26 April 2020 | NewsReport: COVID-19 in schools – the experience in NSWRead the full article
Tailoring Immunization Programmes (TIP) uses behavioural insights to improve vaccination rates in communities where existing efforts have not been effective. Solutions are based on in-depth analysis of the coverage gaps and qualitative research on why people do and don’t vaccinate, and are co-designed with the service providers and users in mind.
In this seminar Professor David Durrheim (University of Newcastle & Director of Health Protection, Hunter New England Health) gave an overview of why TIP is required if measles elimination is to be maintained; Associate Professor Julie Leask (University of Sydney) presented on the European approach to TIP; and Patrick Cashman (Hunter New England LHD Immunisation Coordinator) provided an overview of the Maitland TIP pilot and early results.
A link to the video resources from this seminar can be requested by emailing firstname.lastname@example.org
David Durrheim is Director of Health Protection, Hunter New England and Conjoint Professor of Public Health Medicine at the University of Newcastle. His particular expertise is in vaccinology, communicable diseases surveillance and response, epidemiology and biopreparedness. In the past decade he has served as an expert adviser and consultant to a number of World Health Organization (WHO), regional and national health programmes in the African and Pacific Regions, particularly on novel surveillance and outbreak response strategies, and on the WHO Strategic Advisory Group of Experts (SAGE) on Immunization. David is currently active on two SAGE working groups: measles immunisation and Ebola vaccines. Professor Durrheim chairs the Australian National Polio Certification Committee and the WHO Western Pacific Regional Measles Elimination Verification Commission. He is a member of the Scientific Organizing Committee of the Global Vaccine and Immunisation Research Forum. This forum sets and monitors the global vaccine research agenda.
Julie Leask is a social scientist and associate professor in the Sydney Nursing School at the University of Sydney. She is also a visiting senior research fellow at the National Centre for Immunisation Research and Surveillance. Julie has academic qualifications in nursing and midwifery, a Master of Public Health (USYD, 1998) and PhD on vaccine risk communication (USYD, 2002). She currently leads a program of research on vaccination acceptance with a focus on primary care and community settings. She has had advisory roles with the WHO Europe Regional Office, the US President’s Cancer Panel, the US Institute of Medicine, the US National Vaccine Program Office, the Australian Academy of Science and the Council of the National Health and Medical Research Council. In 2015 she won the PHAA NSW branch Public Health Impact Award and the Sax Institute Research Action Award.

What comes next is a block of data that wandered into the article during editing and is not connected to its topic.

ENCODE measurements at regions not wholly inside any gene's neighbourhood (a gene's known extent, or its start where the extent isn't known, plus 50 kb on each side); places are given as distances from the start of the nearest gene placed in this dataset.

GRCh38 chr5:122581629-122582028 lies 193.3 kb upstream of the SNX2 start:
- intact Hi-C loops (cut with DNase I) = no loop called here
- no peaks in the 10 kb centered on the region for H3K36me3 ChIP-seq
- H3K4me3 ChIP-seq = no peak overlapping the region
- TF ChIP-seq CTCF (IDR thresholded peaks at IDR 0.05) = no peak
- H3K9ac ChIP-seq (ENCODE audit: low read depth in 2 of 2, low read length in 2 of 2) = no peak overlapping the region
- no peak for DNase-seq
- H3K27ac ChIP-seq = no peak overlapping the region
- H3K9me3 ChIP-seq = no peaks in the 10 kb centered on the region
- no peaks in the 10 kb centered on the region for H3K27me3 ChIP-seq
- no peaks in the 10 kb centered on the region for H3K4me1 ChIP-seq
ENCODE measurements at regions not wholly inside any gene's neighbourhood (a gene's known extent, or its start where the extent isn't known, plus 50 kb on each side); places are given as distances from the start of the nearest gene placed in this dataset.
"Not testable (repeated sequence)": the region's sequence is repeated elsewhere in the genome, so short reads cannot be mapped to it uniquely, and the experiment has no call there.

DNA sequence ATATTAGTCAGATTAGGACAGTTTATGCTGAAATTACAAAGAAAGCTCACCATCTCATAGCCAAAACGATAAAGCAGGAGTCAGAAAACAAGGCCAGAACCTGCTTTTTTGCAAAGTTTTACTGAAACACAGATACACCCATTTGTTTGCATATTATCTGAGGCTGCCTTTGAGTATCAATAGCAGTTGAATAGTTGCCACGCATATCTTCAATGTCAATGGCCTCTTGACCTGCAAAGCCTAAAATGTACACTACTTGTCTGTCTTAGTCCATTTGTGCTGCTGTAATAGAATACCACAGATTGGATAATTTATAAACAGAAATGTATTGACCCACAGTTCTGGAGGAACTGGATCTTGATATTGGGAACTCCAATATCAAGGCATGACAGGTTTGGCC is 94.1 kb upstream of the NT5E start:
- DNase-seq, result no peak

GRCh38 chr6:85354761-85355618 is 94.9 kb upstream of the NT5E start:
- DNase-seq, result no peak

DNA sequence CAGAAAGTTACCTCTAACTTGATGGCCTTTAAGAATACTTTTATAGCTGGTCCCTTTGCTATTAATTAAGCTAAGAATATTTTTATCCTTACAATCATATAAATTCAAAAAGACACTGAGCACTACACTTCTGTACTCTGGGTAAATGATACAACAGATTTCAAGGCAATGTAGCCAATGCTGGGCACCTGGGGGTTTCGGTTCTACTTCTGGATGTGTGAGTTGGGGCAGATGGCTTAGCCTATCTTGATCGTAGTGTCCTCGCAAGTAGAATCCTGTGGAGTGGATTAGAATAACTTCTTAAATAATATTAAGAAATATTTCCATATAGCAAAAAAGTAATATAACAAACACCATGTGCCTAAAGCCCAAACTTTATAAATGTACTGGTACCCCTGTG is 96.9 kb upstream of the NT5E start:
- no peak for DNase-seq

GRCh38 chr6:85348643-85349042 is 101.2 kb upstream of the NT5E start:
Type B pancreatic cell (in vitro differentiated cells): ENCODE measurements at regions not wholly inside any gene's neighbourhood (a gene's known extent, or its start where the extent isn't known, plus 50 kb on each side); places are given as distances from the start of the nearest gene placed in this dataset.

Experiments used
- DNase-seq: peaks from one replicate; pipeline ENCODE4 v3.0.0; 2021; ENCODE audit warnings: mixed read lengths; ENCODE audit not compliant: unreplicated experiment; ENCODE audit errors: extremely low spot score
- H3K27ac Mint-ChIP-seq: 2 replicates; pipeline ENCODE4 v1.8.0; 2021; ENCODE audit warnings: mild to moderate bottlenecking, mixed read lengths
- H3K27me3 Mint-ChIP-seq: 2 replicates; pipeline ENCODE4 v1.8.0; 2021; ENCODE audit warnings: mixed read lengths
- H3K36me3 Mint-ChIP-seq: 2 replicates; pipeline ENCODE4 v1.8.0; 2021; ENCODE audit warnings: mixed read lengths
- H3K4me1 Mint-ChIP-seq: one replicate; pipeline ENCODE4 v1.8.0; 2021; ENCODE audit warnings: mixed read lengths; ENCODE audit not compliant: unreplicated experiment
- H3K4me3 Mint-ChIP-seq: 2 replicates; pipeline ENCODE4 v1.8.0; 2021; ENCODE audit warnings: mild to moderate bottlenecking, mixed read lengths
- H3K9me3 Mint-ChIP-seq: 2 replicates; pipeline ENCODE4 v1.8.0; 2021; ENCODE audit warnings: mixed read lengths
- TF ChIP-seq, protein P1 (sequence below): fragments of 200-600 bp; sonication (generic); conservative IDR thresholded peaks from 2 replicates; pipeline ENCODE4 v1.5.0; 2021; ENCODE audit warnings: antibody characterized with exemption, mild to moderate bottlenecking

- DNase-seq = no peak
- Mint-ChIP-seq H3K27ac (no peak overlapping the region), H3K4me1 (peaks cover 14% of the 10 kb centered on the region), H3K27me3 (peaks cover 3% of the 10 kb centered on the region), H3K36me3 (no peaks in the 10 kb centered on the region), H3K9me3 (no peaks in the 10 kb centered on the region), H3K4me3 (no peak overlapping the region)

Patrick Cashman has worked in Victoria, Tasmania, NT and NSW as a RN in infectious diseases, ICU, ED, remote health and public health and is currently the Immunisation Coordinator at Hunter New England LHD NSW. Operational and research interests include nurse immuniser education, Aboriginal immunisation and adverse event following immunisation (AEFI) clinical follow up and surveillance. Patrick manages the Vaxtracker AEFI active surveillance project.
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We acknowledge that the National Centre for Immunisation Research & Surveillance (NCIRS) is on the land of the traditional owners the Aboriginal and Torres Strait Islander peoples, the First Australians, and recognise their culture, history, diversity and their deep connection to the land. Together, through research and partnership, we aim to move to a place of equity for all. NCIRS also acknowledges and pays respect to other Aboriginal and Torres Strait Islander nations from which our research, staff and community are drawn.
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We acknowledge that the National Centre for Immunisation Research and Surveillance (NCIRS) is on the land of the traditional owners the Aboriginal and Torres Strait Islander peoples, the First Australians, and recognise their culture, history, diversity and their deep connection to the land. Together, through research and partnership, we aim to move to a place of equity for all. NCIRS also acknowledges and pays respect to other Aboriginal and Torres Strait Islander nations from which our research, staff and community are drawn.